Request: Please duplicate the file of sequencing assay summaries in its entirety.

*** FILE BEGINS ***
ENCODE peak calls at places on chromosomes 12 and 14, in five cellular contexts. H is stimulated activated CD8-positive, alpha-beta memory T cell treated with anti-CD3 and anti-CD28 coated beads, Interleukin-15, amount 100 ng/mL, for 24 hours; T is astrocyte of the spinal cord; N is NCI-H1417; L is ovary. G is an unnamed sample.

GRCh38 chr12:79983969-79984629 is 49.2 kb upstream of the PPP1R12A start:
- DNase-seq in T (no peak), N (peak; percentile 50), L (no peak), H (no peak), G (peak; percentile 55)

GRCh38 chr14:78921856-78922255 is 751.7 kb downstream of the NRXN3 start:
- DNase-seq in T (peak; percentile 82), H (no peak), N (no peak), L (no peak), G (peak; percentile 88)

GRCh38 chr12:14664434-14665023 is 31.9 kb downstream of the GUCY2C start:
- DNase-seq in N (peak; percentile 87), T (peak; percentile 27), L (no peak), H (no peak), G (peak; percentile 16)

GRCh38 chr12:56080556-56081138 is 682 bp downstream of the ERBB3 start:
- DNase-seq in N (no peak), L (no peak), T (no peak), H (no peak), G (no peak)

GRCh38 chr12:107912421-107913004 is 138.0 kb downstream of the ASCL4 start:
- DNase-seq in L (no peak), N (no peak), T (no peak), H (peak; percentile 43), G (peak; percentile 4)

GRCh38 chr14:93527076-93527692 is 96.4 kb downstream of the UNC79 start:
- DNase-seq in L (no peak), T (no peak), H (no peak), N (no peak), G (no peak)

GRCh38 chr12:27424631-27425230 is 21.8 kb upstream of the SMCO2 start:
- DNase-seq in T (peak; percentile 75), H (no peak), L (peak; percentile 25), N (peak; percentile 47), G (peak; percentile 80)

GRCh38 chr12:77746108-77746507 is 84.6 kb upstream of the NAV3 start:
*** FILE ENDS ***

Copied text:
ENCODE peak calls at places on chromosomes 12 and 14, in five cellular contexts. H is stimulated activated CD8-positive, alpha-beta memory T cell treated with anti-CD3 and anti-CD28 coated beads, Interleukin-15, amount 100 ng/mL, for 24 hours; T is astrocyte of the spinal cord; N is NCI-H1417; L is ovary. G is an unnamed sample.

GRCh38 chr12:79983969-79984629 is 49.2 kb upstream of the PPP1R12A start:
- DNase-seq in T (no peak), N (peak; percentile 50), L (no peak), H (no peak), G (peak; percentile 55)

GRCh38 chr14:78921856-78922255 is 751.7 kb downstream of the NRXN3 start:
- DNase-seq in T (peak; percentile 82), H (no peak), N (no peak), L (no peak), G (peak; percentile 88)

GRCh38 chr12:14664434-14665023 is 31.9 kb downstream of the GUCY2C start:
- DNase-seq in N (peak; percentile 87), T (peak; percentile 27), L (no peak), H (no peak), G (peak; percentile 16)

GRCh38 chr12:56080556-56081138 is 682 bp downstream of the ERBB3 start:
- DNase-seq in N (no peak), L (no peak), T (no peak), H (no peak), G (no peak)

GRCh38 chr12:107912421-107913004 is 138.0 kb downstream of the ASCL4 start:
- DNase-seq in L (no peak), N (no peak), T (no peak), H (peak; percentile 43), G (peak; percentile 4)

GRCh38 chr14:93527076-93527692 is 96.4 kb downstream of the UNC79 start:
- DNase-seq in L (no peak), T (no peak), H (no peak), N (no peak), G (no peak)

GRCh38 chr12:27424631-27425230 is 21.8 kb upstream of the SMCO2 start:
- DNase-seq in T (peak; percentile 75), H (no peak), L (peak; percentile 25), N (peak; percentile 47), G (peak; percentile 80)

GRCh38 chr12:77746108-77746507 is 84.6 kb upstream of the NAV3 start: